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Bullying high in schools in North India

Tuesday, 14 October 2008 - 6:48pm IST
The relief was palpable in the voices of students, when volunteers from the Bullying Research Initiative in Training and Education project visited campuses across North India.

Study reveals bullying, corporal punishment the norm across campuses


BANGALORE: "Finally, you are here. What took you so long?"


The relief was palpable in the voices of students, when volunteers from the Bullying Research Initiative in Training and Education (BRITE) project visited campuses across North India.


The BRITE study done at 12 English-medium schools across Dehradun, Munsoorie and Chandigarh showed that students have been dealing with bullying not only on the playground, but inside classrooms.


The study conducted by Uttarakhand MLA and school teacher Karen Mayer; and psychologist and child protection consultant Aparna Massey showed that bullying often took place during class hours.


"Bullying is not state or country specific and there is a need to recognise the impact it has on children. Most schools are in denial about bullying on campus and didn't want to participate in the study. What is worrisome is that more bullying happens right under the teacher's nose and not as assumed, during lunch or recess when students are unsupervised," Karen said.


Nearly 1,200 students and 600 teachers were consulted between 2002 and 2005 as part of the project. Bullying among boys is usually through fights or using abusive language. In girls, bullying takes the form of teasing, name-calling or avoiding someone.


The BRITE study shows that 58.7 per cent boys in the age group of 14 to 18 felt that bullying was present on campus, while the figure was higher among girls, 65.09 per cent.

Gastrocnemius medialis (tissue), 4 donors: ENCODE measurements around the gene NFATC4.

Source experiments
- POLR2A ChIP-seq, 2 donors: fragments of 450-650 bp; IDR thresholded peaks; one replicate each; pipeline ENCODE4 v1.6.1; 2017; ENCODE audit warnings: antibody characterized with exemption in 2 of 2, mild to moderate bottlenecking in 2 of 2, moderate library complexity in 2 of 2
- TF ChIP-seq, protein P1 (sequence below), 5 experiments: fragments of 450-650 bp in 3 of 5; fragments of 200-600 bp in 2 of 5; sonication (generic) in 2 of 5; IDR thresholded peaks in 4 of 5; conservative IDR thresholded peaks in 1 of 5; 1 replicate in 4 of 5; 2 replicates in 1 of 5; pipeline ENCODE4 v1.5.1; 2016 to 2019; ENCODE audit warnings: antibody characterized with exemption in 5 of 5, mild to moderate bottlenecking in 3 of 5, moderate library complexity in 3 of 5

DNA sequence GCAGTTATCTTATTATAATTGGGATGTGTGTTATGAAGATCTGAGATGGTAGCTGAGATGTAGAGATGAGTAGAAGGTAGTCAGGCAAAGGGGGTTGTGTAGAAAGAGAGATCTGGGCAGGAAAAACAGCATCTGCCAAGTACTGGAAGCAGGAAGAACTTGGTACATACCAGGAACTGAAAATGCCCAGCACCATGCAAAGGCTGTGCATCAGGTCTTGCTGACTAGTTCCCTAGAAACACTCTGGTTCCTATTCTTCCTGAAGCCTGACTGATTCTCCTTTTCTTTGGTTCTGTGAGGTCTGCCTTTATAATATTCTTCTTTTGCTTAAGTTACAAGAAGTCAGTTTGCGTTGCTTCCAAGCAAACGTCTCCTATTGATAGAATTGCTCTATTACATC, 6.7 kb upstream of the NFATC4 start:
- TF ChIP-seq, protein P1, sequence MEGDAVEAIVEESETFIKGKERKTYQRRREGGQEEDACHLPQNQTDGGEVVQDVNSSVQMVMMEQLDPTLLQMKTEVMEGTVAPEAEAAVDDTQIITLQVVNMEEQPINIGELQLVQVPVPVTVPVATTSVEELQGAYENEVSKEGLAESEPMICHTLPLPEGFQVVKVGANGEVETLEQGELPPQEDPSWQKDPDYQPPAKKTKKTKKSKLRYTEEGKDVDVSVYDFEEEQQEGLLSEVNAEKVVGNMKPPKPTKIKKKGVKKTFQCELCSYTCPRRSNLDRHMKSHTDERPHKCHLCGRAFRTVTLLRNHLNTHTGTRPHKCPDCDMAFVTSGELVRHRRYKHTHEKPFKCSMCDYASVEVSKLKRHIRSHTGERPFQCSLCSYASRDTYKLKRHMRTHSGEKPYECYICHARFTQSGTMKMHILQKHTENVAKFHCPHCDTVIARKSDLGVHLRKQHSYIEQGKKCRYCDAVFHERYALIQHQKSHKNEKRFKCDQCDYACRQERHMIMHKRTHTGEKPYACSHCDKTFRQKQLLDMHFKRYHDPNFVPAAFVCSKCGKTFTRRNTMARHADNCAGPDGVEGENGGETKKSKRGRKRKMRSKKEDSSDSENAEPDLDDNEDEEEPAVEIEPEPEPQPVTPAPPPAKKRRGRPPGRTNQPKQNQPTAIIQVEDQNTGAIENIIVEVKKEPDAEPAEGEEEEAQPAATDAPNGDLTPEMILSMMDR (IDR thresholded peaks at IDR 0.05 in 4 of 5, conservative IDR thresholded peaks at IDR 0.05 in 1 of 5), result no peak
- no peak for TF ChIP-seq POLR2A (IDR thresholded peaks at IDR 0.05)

Karen and Aparna also worked on the issue of corporal punishment in schools. This project titled, Supporting Positive Alternatives for Raising Kindness in Education was conducted across five schools based in Dehradun and Himachal Pradesh between 2007 and 2008. "The schools approached us to investigate complaints of corporal punishment being meted out on campus," Aparna said.


The SPARKE findings were that there was a high level of acceptance for corporal punishment among students. Meaning, 64.4 per cent of students in the age group of eight to 18 indicated that they would bear with such punishments and not inform anyone about it because it is good for them. "Most of the students had been conditioned to think that it was okay to receive corporal punishment. Often parents asked teachers to hit their child to instil discipline," Aparna added.


Karen and Aparna are slated to interact with teachers and education professionals in Bangalore about a 'Child Protection Module,' as part of the national conference on the social and emotional environments of schools. The 'Schools that Care,' initiative is being organised by the Teacher Foundation, an organisation involved in the field of teacher training, and the National Council of Educational Research and Training and will held here between November 3 and 5.


 




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